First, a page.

In this Very Short Introduction, Jim Fraser introduces the concept of forensic science and explains how it is used in the investigation of crime. He begins at the crime scene itself, explaining the principles and processes of crime scene management. He explores how forensic scientists work; from the reconstruction of events to laboratory examinations. He considers the techniques they use, such as fingerprinting, and goes on to highlight the immense impact DNA profiling has had. Providing examples from forensic science cases in the UK, US, and other countries, he considers the techniques and challenges faced around the world.
Readership: General readers, especially those interested in crime, criminology, and forensics. Also of interest to students of criminology, social science, science, and medicine. Police officers, scenes of crime officers, and other professionals working in the area may also be interested.

Contents
1: What is forensic science?
2: Investigating crime
3: Crime scene management and forensic investigation
4: Laboratory examination - search, recovery, and analysis
5: DNA - identity, relationships, and databases
6: Prints and marks - more ways to identify people and things
7: Trace evidence
8: Drugs - identifying illicit substances
9: Science and justice
Afterword: concluding remarks and the future developments
 
The Author
Jim Fraser, Professor of Forensic Science and Director of the University of Strathclyde's Centre for Forensic Science

Review
 
This book is one of more than 200 in the 'Very Short Introductions' series. If most of the other books in this series are up to the same very high standard as this Forensic Science Introduction, then I believe this series will become extremely popular.
 
This publication takes the reader through all aspects of this sometimes complicated subject, and I was pleasantly surprised at just how much information the author has managed to cram into it.

In the Preface the author reminds the reader that there is now more interest in forensic science than at any previous time in history, with more students studying 'forensic' courses in the UK than ever before. Despite this, understanding of forensic science is poor even amongst those, such as lawyers and police officers, who are required to use it, as well as others such as politicians and journalists. Public understanding of the subject is largely based on TV shows, such as CSI, (Crime Scene Investigation). The author points out, (and I entirely agree with him), that the expectations and misconceptions about forensic science on the part of the public as a result of the 'CSI effect', may have adverse influences on jury decisions.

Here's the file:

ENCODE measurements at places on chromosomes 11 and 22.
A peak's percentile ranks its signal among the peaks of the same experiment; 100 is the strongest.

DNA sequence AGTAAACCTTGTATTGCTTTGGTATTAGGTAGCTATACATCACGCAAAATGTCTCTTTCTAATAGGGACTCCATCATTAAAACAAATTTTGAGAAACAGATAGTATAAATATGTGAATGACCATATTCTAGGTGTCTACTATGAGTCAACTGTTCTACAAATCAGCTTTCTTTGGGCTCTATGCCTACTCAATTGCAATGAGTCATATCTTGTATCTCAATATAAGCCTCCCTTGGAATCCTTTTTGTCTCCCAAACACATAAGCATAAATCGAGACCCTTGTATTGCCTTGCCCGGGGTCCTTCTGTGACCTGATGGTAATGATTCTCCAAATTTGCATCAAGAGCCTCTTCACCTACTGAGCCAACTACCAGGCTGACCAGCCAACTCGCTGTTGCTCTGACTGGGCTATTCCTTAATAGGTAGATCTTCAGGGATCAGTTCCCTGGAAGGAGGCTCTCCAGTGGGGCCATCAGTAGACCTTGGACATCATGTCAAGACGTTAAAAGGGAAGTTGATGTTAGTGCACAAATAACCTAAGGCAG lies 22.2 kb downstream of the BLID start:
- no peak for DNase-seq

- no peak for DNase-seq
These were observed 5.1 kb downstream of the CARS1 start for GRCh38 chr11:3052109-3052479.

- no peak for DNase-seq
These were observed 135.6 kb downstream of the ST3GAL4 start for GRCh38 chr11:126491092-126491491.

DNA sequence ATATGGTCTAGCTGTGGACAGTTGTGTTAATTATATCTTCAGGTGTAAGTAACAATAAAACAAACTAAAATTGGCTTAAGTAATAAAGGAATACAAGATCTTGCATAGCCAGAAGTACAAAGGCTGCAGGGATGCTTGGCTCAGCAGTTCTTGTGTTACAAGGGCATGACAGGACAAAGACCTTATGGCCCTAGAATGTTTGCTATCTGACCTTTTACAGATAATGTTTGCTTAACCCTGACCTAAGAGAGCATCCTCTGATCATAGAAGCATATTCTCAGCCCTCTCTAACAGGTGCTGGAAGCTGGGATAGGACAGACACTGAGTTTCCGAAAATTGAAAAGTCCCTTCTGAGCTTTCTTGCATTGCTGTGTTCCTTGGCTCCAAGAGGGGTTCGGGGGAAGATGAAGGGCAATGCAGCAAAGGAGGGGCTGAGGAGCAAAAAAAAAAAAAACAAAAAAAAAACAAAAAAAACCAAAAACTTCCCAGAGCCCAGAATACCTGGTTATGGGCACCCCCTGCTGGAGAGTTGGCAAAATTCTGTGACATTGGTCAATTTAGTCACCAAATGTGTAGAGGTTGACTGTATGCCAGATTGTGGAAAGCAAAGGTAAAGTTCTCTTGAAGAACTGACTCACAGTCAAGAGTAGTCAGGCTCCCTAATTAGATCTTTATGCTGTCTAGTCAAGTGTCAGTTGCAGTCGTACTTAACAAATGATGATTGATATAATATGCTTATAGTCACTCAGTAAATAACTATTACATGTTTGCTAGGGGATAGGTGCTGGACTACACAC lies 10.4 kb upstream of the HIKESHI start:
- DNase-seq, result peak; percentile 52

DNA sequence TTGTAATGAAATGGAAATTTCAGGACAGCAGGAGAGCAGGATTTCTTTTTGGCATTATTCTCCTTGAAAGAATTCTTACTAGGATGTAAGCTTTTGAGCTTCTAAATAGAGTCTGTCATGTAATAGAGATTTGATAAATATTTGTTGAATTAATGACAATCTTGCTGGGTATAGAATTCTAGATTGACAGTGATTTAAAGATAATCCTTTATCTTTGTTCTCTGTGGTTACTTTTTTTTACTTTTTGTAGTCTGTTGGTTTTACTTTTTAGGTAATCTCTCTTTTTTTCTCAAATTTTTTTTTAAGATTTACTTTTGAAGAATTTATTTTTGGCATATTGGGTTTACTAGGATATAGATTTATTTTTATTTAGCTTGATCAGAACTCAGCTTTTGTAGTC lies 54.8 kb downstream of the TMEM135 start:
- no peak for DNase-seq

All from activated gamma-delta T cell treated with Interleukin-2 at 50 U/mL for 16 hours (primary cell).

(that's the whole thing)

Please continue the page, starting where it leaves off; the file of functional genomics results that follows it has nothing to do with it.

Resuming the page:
The author stresses the point that forensic science is a complex activity at the interface of science and law, and that it is not a discipline in its own right, but engages in many wide-ranging disciplines. Complex scientific findings must be weighed carefully and dispassionately, and communicated with clarity, simplicity and precision to police, lawyers, jurors and the judiciary.

The author rightly states that in a book of this type and length, it is impossible to do justice to all areas of forensic science, so he explains that he has necessarily had to select some things and exclude others. It is my view that this selection process has been first-class. The author has included in this publication every subject that I would expect to find in this type of book and indeed several others as well.
I was very gratified to see that the author, in identifying the central issues of forensic science has placed at the top of those issues, identification and evidence evaluation, continuity of evidence and minimising contamination.

In the first chapter the author attempts to answer the question 'What is Forensic Science?' The answer given, should I believe, be read and understood, by anybody who is considering entering this particular field, and certainly by TV and film producers who include any form of forensic investigation in their productions.

Throughout the book the author makes use of illustrations and tables, which assist the reader in understanding the given subject. I recommend that the table entitled 'packaging of forensic evidence' should be read by every TV producer of a police or crime-orientated programme, whether it be 'true life' or fiction.